Interior Comfort and Ergonomics
The TL’s driver-focused interior features quality materials with many soft-touch surfaces and sturdy plastics. The center stack is thoughtfully angled toward the passengers, making every control easy to reach. A tilt/telescoping steering wheel and plenty of seat adjustments allow all kinds of drivers to tailor a comfortable driving position. Front head and leg room are plentiful, and the seats keep occupants from sliding around in turns, especially those in the SH-AWD model, which have more bolstering.
The rear seat has decent room, too, but tall passengers may want for head room. To maintain structural rigidity, Acura opted against a split-folding rear seat. Instead, there is a fold-down armrest with two cupholders and a center passthrough. The passthrough lets you carry skis, but some buyers may be turned off because it doesn’t offer the cargo flexibility of a folding rear seat.
Buyers who are afraid of technology may dislike some of the TL’s controls. At the top of the center stack is a black and white Multi-Information Display screen that can wash out in strong sunlight. It is controlled by an interface dial located below it. When the Technology Package is chosen, the display is replaced by a high-resolution VGA screen that is easy to see in any light. It is also controlled by an interface knob, but it adds more functions, controlling the navigation system and various audio, climate, and trip settings. The system is easier to use than those from BMW and Audi, but it can still complicate some simple tasks.
The navigation system can provide real-time traffic updates and suggest alternate routes. Added this year is XM NavWeather, which shows real-time weather information for 21 metropolitan areas, forecasts, severe weather alerts, and Doppler-style radar maps.
All TLs come with iPod connectivity, which is less distracting than looking down at a small iPod screen while driving. Music on a thumb drive can also be played through a standard USB interface, but music can only be loaded to the standard 12.7-gigabyte hard drive from CDs.
The audio system offered with the Technology Package can play DVD Audio discs through six discreet channels. It requires its own software, meaning audiophiles will want to buy their own DVD Audio discs, but it sounds like your favorite band is riding along in the car.
Both TL models have power in abundance. The base engine is a 280-hp 3.5-liter V6, up from 258 horsepower in the base 2008 TL. It has Acura’s VTEC (Variable Valve Timing and Lift Electronic Control) for the intake valves. The TL SH-AWD is powered by a 305-hp 3.7-liter V6 that is the most powerful Acura engine ever. The 3.7 adds VTEC for the exhaust valves, and it also comes with lower gear ratios for a sportier driving experience. Both engines are mated to a five-speed automatic transmission with a manual shiftgate and standard steering wheel shift paddles. Acura quotes fuel economy figures of 18 mpg in the city and 26 on the highway for the 3.5 and 17/24 for the 3.7.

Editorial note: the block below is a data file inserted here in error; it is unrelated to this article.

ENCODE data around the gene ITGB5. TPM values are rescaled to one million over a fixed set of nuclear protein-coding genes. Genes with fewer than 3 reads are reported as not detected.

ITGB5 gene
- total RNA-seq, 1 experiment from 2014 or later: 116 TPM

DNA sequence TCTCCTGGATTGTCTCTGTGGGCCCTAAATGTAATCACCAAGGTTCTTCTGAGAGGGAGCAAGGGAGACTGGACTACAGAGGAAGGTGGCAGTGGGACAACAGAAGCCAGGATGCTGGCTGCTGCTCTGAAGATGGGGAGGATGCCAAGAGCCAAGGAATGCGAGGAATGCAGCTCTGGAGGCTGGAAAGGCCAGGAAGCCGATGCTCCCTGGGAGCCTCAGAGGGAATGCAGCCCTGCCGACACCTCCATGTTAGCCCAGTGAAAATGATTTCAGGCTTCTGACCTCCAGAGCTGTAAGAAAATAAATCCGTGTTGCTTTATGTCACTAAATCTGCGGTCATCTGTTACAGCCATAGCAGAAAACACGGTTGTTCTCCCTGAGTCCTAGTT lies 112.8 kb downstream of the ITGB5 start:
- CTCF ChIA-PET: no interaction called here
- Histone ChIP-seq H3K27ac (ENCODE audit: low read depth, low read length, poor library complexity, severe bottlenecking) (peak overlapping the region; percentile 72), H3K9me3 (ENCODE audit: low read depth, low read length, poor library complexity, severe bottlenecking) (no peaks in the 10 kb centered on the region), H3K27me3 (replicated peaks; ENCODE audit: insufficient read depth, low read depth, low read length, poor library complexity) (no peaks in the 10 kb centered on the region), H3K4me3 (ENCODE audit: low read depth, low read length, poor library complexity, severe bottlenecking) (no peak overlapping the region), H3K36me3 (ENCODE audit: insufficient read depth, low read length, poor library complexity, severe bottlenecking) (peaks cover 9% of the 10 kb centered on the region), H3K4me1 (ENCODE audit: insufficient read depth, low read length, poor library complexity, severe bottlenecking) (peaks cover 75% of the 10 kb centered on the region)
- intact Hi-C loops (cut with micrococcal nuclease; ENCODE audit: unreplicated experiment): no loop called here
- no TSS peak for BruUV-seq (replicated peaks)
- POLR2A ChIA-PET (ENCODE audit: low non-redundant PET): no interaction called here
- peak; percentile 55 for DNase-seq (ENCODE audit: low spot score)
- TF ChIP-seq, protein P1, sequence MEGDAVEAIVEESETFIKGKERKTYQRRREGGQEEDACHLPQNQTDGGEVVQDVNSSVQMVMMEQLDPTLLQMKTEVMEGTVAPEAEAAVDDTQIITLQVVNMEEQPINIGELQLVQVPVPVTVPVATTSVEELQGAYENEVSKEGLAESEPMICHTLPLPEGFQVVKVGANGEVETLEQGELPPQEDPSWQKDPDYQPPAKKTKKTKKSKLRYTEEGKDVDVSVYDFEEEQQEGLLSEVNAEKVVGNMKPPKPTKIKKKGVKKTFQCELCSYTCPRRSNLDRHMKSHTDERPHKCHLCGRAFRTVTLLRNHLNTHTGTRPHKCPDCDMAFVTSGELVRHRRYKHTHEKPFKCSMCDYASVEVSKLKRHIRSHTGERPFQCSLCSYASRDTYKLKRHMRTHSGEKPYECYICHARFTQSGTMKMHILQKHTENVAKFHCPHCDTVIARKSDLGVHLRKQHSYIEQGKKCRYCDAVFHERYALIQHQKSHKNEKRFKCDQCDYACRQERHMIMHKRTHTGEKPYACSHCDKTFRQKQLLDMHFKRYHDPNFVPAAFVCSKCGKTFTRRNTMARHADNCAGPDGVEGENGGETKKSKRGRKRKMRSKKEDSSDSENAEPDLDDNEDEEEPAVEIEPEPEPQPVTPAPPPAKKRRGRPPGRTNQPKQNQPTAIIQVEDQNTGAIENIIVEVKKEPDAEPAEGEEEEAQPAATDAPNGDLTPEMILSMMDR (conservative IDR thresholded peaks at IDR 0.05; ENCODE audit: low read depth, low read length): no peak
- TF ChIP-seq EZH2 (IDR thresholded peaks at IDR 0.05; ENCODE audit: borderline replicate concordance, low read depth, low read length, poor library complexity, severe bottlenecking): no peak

While the SH-AWD has more power, it also has more weight, so it is only slightly quicker than the base TL. Acura won’t quote 0-60 mph times, but I expect both models are at 6.0 seconds or slightly below. The 3.7’s gearing may make it about a tenth or two quicker than the 3.5.
On the road, both models will get you get out in front of traffic easily and provide confident passing bunch at mid-range and highway speeds. Power comes on smooth and easily, and the steering wheel paddles are easy to use if you want to do the shifting. No manual transmission is available yet, but a six-speed manual is scheduled for 2010.
The 2009 TL also has larger brakes than the last model, with larger two-piston calipers (versus 1-piston for the 2008 model). While the 2008 TL Type S had Brembos, the new larger brakes may actually be better – and cheaper to replace. I found the brakes were easy to modulate and provided confident stopping power.
The 2009 Acura TL is amazingly nimble for such a large car. Improvements include a stronger body structure with better rigidity, a 13 mm lower center of gravity, and a new suspension. The base model, which comes with 17-inch tires, is a capable front-drive sport sedan, reacting well to quick changes of direction and driving smaller than its size. The new SH-AWD model adds Acura’s Super Handling All Wheel Drive (SH-AWD) system for the first time. Under normal conditions, SH-AWD sends 90 percent of the torque to the front wheels. Accelerate hard or drive on a slippery surface and SH-AWD can send up to 70 percent of the torque to the rear wheels. Plus, the rear differential can apportion the power between the rear wheels. This allows the TL to send 100 percent of the power to the outside rear wheel in a curve, which helps rotate the car through the turn.
The SH-AWD model comes with standard 18-inch wheels and optional 19s. Stiffer shocks and different bushings offset the 250 pounds of extra weight. AWD eliminates any hint of torque steer and lets the TL take on more-predictable rear-wheel-drive handling characteristics. The SH-AWD model also has more grip in fast sweeping turns thanks to wider tires. Plus, AWD is the best choice for northern climates.
All those handling improvements haven’t come at the expense of ride quality. Compared to the last model, the new TL is more forgiving over bumps, no matter what size tires you pick. Bumps and ruts rarely affect passengers, there is no float or wallow, and bouncing motions are kept to a minimum.
Owners of previous TLs will immediately notice a difference in the way the new car steers. Acura has switched to electric instead of hydraulic power steering. The new system gives the TL a much lighter steering feel, which really helps at low speeds. It is also direct and fairly quick. While I generally like the new steering, I’d like it a little firmer, especially at highway speeds.
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